Whole30

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The Whole30 is a 30-day fad diet that emphasizes whole foods and during which participants eliminate sugar, alcohol, grains, legumes, soy, and dairy from their diets.[1][2] The Whole30 is similar to but more restrictive than the paleo diet, as adherents may not eat natural sweeteners like honey or maple syrup.[3]

Foods allowed during the program include meat, nuts, seeds, seafood, eggs, vegetables, and fruits. During the Whole30, participants are advised not to count calories or to weigh themselves.[3] After the program is complete, participants are counseled to strategically reintroduce foods outside the endorsed Whole30 list, document the health consequences and culinary value of these additions, and determine if the addition is desired.[4] The program's founders believe that sugar, grains, dairy, alcohol, and legumes affect weight, energy, and stress levels.[5]

Losing weight is not a focus of Whole30; calorie-counting and weigh-ins are not allowed.[3]

The program was created by sports nutritionists Dallas Hartwig and Melissa Hartwig in 2009.[6] In July 2016, a New York Times article on use of Instagram by dieters noted that participants in the Whole30 program had shared over one million Instagram posts using the #Whole30 hashtag, and noted that those sharing the tag were "one of seemingly endless like-minded communities," comparing it with the over 3.5 million posts under the #WeightWatchers hashtag.[7]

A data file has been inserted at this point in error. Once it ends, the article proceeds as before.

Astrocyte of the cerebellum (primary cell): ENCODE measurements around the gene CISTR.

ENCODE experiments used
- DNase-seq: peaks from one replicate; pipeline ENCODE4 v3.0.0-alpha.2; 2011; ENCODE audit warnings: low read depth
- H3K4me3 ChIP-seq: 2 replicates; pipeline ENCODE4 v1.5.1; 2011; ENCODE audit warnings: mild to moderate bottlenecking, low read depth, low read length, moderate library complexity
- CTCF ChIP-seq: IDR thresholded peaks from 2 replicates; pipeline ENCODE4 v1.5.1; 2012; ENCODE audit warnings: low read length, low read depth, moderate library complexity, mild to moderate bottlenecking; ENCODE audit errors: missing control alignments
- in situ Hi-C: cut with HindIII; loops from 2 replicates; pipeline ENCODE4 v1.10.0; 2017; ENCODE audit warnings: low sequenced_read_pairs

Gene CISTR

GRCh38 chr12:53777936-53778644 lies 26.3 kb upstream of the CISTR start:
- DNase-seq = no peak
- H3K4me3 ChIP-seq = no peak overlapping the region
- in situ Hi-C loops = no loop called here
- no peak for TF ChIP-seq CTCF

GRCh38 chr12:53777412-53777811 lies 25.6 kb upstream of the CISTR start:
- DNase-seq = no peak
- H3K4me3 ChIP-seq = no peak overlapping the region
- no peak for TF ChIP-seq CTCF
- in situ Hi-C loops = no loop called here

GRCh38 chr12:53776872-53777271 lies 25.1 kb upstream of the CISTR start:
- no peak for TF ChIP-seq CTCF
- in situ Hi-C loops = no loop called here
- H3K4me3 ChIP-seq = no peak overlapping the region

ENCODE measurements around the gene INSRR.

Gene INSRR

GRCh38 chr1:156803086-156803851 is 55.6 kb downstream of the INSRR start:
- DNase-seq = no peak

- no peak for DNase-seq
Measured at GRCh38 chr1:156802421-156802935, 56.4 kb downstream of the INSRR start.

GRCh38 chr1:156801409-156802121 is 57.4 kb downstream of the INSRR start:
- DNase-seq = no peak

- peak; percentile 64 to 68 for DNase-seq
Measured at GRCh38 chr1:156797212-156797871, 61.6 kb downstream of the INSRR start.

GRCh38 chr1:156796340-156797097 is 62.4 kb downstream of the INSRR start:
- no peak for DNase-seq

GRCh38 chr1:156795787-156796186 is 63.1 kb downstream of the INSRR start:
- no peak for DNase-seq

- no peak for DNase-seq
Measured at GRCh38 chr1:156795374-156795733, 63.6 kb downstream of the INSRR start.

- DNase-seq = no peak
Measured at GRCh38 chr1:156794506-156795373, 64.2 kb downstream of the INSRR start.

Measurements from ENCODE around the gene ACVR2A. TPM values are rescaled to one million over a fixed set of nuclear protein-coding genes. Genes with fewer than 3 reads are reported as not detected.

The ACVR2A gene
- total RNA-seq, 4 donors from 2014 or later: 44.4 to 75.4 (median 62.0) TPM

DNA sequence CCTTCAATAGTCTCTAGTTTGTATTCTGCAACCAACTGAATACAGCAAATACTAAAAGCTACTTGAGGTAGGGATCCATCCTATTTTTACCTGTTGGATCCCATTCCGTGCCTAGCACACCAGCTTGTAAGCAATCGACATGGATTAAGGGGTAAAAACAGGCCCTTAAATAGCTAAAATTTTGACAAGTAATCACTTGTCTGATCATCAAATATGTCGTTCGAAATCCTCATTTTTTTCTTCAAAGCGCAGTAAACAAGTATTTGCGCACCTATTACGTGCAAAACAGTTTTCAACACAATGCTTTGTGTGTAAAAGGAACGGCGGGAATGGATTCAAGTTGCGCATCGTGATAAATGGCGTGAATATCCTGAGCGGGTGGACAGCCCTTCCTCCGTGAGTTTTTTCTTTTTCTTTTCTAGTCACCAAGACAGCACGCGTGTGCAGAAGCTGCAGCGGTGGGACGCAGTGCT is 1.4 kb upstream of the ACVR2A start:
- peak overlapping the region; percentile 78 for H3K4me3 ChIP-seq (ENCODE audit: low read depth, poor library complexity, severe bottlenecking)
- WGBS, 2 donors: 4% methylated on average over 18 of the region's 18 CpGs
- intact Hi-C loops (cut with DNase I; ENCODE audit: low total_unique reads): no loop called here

No studies that specifically look into the health impacts of the Whole30 have been conducted.[2] While dietitians generally agree with the program's emphasis on proteins, vegetables and unprocessed foods and the avoidance of added sugars and alcohol, they also view the diet as too extreme.[3][6]

The diet ranked last among 38 popular diets evaluated by U.S. News & World Report in its 2016 Best Diets Rankings; one of the raters, dietitian Meridan Zerner said: "We want behavioral changes and dietary changes that are slow and progressive and meaningful."[3] David L. Katz said of the diet: "The grouping [of banned foods] is both random, and rather bizarre from a nutrition perspective. If the idea is good nutrition, cutting out whole grains and legumes is at odds with a boatload of evidence."[1] It was selected as one of the worst health trends for 2013 by Health Magazine.[8]

References[edit]

  1. ^ a b Willett, Megan (June 25, 2015). "Millennials are obsessed with Whole 30, the 'cultish' fad diet taking over Instagram and Pinterest". Business Insider. Retrieved 28 September 2016. 
  2. ^ a b Rini, Jen (September 19, 2016). "Whole30: is the restrictive diet worth it?". The News-Journal. Retrieved 28 September 2016. 
  3. ^ a b c d e Cho, Hannah (May 22, 2016). "Is the Whole30 diet right for you? Program has ardent supporters but some experts worry that it's too restrictive". Dallas Morning News. Retrieved 28 September 2016. 
  4. ^ "Whole30: It All Starts with Food". WGN TV. June 28, 2015. Retrieved 28 September 2016. 
  5. ^ Cahn, Megan (April 28, 2014). "Why the Whole30 Diet Is Taking Over Instagram". Elle. Retrieved 28 September 2016. 
  6. ^ a b Medaris Miller, Anna (December 15, 2014). "Should You Try the Whole30 Diet?". U.S. News & World Report. Retrieved 28 September 2016. 
  7. ^ Rogers, Katie (July 7, 2016). "Why Dieters Flock to Instagram". New York Times. Retrieved 28 September 2016. 
  8. ^ Fetters, K. Aleisha (November 20, 2013). "Best and Worst Health Trends of 2013: Worst: Whole30 diet". Health. 

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